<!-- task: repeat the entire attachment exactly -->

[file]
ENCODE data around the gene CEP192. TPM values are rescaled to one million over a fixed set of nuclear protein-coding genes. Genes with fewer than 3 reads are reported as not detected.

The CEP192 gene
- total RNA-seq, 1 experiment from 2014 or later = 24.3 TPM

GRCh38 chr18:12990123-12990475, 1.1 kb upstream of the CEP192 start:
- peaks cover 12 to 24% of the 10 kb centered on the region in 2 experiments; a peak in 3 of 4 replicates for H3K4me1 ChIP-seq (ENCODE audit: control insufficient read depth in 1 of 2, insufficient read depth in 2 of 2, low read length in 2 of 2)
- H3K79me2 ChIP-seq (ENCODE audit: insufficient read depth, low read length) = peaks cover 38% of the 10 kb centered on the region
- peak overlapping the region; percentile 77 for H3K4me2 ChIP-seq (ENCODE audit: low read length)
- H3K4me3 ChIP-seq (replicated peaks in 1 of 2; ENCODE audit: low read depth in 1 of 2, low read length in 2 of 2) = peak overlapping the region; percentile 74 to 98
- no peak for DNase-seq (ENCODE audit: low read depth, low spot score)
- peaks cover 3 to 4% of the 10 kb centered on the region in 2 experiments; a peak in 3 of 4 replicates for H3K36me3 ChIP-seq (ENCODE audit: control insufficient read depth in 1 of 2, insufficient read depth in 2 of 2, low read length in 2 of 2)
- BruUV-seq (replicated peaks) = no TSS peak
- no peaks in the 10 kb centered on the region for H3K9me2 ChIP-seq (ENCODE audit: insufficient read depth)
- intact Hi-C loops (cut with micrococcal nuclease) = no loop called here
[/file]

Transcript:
ENCODE data around the gene CEP192. TPM values are rescaled to one million over a fixed set of nuclear protein-coding genes. Genes with fewer than 3 reads are reported as not detected.

The CEP192 gene
- total RNA-seq, 1 experiment from 2014 or later = 24.3 TPM

GRCh38 chr18:12990123-12990475, 1.1 kb upstream of the CEP192 start:
- peaks cover 12 to 24% of the 10 kb centered on the region in 2 experiments; a peak in 3 of 4 replicates for H3K4me1 ChIP-seq (ENCODE audit: control insufficient read depth in 1 of 2, insufficient read depth in 2 of 2, low read length in 2 of 2)
- H3K79me2 ChIP-seq (ENCODE audit: insufficient read depth, low read length) = peaks cover 38% of the 10 kb centered on the region
- peak overlapping the region; percentile 77 for H3K4me2 ChIP-seq (ENCODE audit: low read length)
- H3K4me3 ChIP-seq (replicated peaks in 1 of 2; ENCODE audit: low read depth in 1 of 2, low read length in 2 of 2) = peak overlapping the region; percentile 74 to 98
- no peak for DNase-seq (ENCODE audit: low read depth, low spot score)
- peaks cover 3 to 4% of the 10 kb centered on the region in 2 experiments; a peak in 3 of 4 replicates for H3K36me3 ChIP-seq (ENCODE audit: control insufficient read depth in 1 of 2, insufficient read depth in 2 of 2, low read length in 2 of 2)
- BruUV-seq (replicated peaks) = no TSS peak
- no peaks in the 10 kb centered on the region for H3K9me2 ChIP-seq (ENCODE audit: insufficient read depth)
- intact Hi-C loops (cut with micrococcal nuclease) = no loop called here